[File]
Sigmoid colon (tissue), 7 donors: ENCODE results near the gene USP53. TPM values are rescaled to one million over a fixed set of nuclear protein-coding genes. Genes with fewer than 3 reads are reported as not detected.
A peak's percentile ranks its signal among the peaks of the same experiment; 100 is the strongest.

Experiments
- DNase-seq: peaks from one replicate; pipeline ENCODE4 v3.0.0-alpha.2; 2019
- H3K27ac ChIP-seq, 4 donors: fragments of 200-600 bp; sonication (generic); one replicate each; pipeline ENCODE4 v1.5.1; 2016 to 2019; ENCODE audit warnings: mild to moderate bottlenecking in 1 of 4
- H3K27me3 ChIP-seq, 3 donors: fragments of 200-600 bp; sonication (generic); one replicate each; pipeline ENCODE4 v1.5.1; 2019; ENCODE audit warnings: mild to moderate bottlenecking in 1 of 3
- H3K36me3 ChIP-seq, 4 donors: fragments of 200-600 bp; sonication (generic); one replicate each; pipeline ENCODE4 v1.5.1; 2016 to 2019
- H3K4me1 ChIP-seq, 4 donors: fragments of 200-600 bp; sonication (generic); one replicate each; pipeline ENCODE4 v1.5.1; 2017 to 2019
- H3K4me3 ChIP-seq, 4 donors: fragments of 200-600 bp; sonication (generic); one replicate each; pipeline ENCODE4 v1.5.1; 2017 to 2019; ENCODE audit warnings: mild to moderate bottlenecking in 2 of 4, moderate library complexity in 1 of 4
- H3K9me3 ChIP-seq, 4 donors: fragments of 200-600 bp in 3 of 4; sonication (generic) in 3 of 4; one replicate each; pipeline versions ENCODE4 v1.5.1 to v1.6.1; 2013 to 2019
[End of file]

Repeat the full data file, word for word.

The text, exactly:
Sigmoid colon (tissue), 7 donors: ENCODE results near the gene USP53. TPM values are rescaled to one million over a fixed set of nuclear protein-coding genes. Genes with fewer than 3 reads are reported as not detected.
A peak's percentile ranks its signal among the peaks of the same experiment; 100 is the strongest.

Experiments
- DNase-seq: peaks from one replicate; pipeline ENCODE4 v3.0.0-alpha.2; 2019
- H3K27ac ChIP-seq, 4 donors: fragments of 200-600 bp; sonication (generic); one replicate each; pipeline ENCODE4 v1.5.1; 2016 to 2019; ENCODE audit warnings: mild to moderate bottlenecking in 1 of 4
- H3K27me3 ChIP-seq, 3 donors: fragments of 200-600 bp; sonication (generic); one replicate each; pipeline ENCODE4 v1.5.1; 2019; ENCODE audit warnings: mild to moderate bottlenecking in 1 of 3
- H3K36me3 ChIP-seq, 4 donors: fragments of 200-600 bp; sonication (generic); one replicate each; pipeline ENCODE4 v1.5.1; 2016 to 2019
- H3K4me1 ChIP-seq, 4 donors: fragments of 200-600 bp; sonication (generic); one replicate each; pipeline ENCODE4 v1.5.1; 2017 to 2019
- H3K4me3 ChIP-seq, 4 donors: fragments of 200-600 bp; sonication (generic); one replicate each; pipeline ENCODE4 v1.5.1; 2017 to 2019; ENCODE audit warnings: mild to moderate bottlenecking in 2 of 4, moderate library complexity in 1 of 4
- H3K9me3 ChIP-seq, 4 donors: fragments of 200-600 bp in 3 of 4; sonication (generic) in 3 of 4; one replicate each; pipeline versions ENCODE4 v1.5.1 to v1.6.1; 2013 to 2019